She says, “I have sent you all into time out. I have sent this pandemic to you as your loving mother. To survive, you must go to your homes and be alone for a while. I am putting you in time-out to reflect, to listen, and to act. Give yourself time to reflect on how you have been behaving. Listen closely to what is taking place on the planet. It is serious. Take responsibility for what is going on in your environment; your personal environment, and the larger environment. If you are being a virus on my earth, then stop. If you are over-consuming and polluting, you must do better. Hold the earth in love. Care for it. Stop your pettiness and learn to love one another. I have the power to cleanse the earth of you if need be. Heed this warning you are experiencing. The life I offer you is a blessing; not a privilege.”

I’ve written and spoken the words she sent me for all of us to hear. We are all frightened by what is happening on our planet. Our way of life may have to change forever. If we are to survive, we must take ourselves to time-out. Spend these hours we have alone to reflect, to take care of yourselves, to remain physically and socially isolated until the danger is past. Be quiet and reflect on the state of ourselves in relationship to each other and our planet.

I love you.

If I See Myself in the Mirror

dissociation     If I really see my self in my mirror, I will see my pain. If I see my pain, I will feel my pain. If I feel my pain, I will cry. If I cry, I may never stop. If I never stop crying…
Can you see where this is going?

When I heard the children crying as I watched  the video a passenger recorded just after the airport bombing in Belgium, I dissociated. I turned away from my pain like the man in the mirror. It was all I could do.

Had I been in the airport that day and survived the bombing , I know I would have run to the crying children and gathered them up into my arms. That’s how I’m built – I run towards chaos rather than away. I’m not trying to brag; sometimes I wish it were not the case. Years ago,  when the logging truck we were following  overturned in front of us, I slammed on my brakes and was out of my car before I knew what I was doing. As I ran to the cab of the truck, my mind said, “Are you crazy? You have a wife and two small daughters in your car.”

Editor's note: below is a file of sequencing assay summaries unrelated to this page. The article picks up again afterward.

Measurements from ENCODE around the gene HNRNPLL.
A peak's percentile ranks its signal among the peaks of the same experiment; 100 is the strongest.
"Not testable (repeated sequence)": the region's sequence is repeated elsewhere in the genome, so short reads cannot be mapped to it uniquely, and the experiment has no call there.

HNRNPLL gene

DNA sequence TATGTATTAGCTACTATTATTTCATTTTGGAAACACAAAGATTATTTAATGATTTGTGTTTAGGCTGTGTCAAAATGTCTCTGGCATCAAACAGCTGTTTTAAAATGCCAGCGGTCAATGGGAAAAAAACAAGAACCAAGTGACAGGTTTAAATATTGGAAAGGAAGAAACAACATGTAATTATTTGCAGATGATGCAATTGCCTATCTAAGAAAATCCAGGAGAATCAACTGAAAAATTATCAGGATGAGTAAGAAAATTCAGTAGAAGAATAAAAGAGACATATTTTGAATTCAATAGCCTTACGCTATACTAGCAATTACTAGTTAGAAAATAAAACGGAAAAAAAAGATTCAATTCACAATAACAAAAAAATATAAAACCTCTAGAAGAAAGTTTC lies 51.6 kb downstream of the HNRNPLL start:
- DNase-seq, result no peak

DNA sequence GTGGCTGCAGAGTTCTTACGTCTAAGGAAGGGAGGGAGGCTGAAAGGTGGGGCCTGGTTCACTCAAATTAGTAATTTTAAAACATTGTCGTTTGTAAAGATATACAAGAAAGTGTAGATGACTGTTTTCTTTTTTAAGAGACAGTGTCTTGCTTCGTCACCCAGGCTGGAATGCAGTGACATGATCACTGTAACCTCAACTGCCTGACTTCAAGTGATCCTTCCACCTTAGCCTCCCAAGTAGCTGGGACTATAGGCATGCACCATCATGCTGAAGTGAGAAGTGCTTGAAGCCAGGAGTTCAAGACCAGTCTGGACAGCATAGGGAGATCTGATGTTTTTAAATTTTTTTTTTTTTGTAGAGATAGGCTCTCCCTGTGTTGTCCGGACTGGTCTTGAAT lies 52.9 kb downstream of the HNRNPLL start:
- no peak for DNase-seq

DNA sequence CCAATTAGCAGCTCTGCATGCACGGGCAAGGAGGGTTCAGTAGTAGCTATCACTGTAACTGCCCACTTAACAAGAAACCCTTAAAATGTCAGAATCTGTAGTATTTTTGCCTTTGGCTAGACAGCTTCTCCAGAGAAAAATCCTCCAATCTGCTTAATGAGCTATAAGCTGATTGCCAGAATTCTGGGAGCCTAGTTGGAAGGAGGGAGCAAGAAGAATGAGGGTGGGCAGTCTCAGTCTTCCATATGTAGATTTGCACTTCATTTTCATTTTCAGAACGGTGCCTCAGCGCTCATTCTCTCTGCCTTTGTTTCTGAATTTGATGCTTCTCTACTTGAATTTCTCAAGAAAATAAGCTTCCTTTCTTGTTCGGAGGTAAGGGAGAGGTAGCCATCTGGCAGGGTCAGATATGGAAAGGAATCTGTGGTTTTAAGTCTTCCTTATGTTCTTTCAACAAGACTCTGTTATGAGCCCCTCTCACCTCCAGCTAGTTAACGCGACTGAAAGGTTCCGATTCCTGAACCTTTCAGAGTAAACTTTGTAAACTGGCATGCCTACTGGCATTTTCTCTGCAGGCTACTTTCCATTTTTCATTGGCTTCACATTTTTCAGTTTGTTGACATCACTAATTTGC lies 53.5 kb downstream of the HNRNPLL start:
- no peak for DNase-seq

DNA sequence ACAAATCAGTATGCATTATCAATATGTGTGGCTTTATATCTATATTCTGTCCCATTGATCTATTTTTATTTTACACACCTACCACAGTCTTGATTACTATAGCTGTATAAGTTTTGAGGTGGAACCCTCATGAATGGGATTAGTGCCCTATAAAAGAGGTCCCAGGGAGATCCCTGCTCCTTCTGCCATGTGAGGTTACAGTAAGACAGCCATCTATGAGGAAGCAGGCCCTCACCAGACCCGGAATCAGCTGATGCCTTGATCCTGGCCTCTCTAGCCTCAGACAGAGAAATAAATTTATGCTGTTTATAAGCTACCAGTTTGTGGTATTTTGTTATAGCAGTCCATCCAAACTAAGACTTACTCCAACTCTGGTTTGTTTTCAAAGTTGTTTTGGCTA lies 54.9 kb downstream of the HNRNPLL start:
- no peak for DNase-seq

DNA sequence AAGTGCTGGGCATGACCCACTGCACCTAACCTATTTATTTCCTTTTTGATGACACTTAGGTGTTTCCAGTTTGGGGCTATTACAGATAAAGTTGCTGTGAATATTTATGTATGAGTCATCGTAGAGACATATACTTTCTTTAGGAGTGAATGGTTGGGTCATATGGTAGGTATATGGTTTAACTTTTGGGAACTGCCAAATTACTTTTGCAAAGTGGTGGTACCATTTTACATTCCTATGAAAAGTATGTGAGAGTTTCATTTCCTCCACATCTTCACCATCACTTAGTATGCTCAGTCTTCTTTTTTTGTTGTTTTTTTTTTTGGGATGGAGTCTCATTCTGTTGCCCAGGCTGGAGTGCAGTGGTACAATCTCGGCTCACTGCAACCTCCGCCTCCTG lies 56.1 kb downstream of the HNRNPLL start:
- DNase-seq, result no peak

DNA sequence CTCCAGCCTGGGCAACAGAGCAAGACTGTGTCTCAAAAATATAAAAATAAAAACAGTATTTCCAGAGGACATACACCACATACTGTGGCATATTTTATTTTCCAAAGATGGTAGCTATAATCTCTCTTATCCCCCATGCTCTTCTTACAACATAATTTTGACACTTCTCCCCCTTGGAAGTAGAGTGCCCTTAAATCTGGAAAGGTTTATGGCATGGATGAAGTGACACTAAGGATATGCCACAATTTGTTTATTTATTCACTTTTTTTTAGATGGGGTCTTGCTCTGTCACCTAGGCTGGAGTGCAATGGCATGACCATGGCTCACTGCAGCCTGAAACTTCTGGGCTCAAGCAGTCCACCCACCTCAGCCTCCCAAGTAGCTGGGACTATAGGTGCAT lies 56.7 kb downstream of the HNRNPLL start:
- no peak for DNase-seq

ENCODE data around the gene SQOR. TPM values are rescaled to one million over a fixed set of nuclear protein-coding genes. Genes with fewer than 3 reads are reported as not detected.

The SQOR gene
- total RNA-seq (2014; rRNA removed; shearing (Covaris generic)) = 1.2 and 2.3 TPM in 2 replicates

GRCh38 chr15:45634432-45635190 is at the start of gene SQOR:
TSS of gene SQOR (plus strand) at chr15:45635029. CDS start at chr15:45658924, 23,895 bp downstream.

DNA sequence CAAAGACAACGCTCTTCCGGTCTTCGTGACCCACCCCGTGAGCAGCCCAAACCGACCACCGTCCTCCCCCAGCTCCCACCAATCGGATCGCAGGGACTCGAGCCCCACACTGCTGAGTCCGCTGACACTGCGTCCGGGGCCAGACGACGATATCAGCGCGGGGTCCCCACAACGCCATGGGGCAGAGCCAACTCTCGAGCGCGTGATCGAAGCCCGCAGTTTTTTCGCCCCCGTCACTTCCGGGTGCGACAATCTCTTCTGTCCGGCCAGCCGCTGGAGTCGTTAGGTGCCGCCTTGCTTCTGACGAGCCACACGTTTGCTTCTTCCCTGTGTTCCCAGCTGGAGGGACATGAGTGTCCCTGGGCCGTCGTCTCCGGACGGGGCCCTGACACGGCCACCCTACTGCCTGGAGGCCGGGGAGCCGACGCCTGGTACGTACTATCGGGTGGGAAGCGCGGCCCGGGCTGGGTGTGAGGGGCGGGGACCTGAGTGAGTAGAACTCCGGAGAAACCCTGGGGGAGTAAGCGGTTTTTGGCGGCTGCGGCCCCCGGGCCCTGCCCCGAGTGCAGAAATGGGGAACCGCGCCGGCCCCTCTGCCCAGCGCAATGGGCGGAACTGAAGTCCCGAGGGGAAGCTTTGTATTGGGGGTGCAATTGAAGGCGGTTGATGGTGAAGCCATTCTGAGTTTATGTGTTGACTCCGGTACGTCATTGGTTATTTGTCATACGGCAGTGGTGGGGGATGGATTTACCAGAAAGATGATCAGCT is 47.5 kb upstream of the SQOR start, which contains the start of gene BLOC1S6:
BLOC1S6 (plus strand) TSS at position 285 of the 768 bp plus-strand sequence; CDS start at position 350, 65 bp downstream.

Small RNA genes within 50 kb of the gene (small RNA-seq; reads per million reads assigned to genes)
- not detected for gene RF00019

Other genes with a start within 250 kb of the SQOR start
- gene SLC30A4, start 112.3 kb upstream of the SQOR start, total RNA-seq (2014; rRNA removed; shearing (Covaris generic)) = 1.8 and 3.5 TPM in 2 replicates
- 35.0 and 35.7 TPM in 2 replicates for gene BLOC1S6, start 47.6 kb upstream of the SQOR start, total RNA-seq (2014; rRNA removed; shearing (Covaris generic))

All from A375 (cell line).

Diesel fuel was cascading down from the tanks and the driver was trying to push up to open the driver’s door that was now sideways over 10 feet in the air. I started to scramble up the bottom of the truck over the tires as the driver pushed the door straight up and crawled out over the running board below the door. When he was halfway out, I grabbed onto his hands and helped him climb down towards me and the roadway below us. He jumped the last few feet to the ground and I pulled him away from the truck. He was in shock, and I was completely dissociated from my emotions. I was the man in the picture, disconnected from the man in the mirror.

As I ran back to my car to check on the family, I felt excitement and arousal. My wife and children were afraid and angry. Why had I put myself in danger? Why didn’t I think of them?

Dissociation allows us to perform in the face of danger. It is an autonomic response – the fight part of the fight or flight response. We hone dissociation to protect ourselves from the reality of trauma; 911, Columbine, Virginia Tech, Fort Hood, Gabby Giffords, Aurora, Sandy Hook, Oklahoma City, Paris, Belgium…the sights and sounds of trauma overwhelms our nervous system and it learns to shut down in self defense. When we are exposed to danger and intense feelings on a chronic basis, we develop beloofs that maintain our dissociation. We stop feeling.

“Thank God its not us.”
“It must be God’s will.”
“Don’t be afraid…”
“It can’t happen here.”
“Maybe they didn’t suffer.”

But the cries of the children amid the bodies scattered on the floor of the Belgium airport were not to be denied. My heart exploded in pain. Sadness wracked my being. Rage welled up in arms and legs. Confusion filled my head. I will not dissociate! I will not dissociate!

Here is my mantra for times when we witness intense trauma:
“May I always remain conscious and present to the hurt, rage, and devastation of the innocent children of violence .”
“May I always remain conscious and present to the hurt, rage, and devastation of the innocent children of violence .”
“May I always remain conscious and present to the hurt, rage, and devastation of the innocent children of violence .”

“And may we always teach Peace.”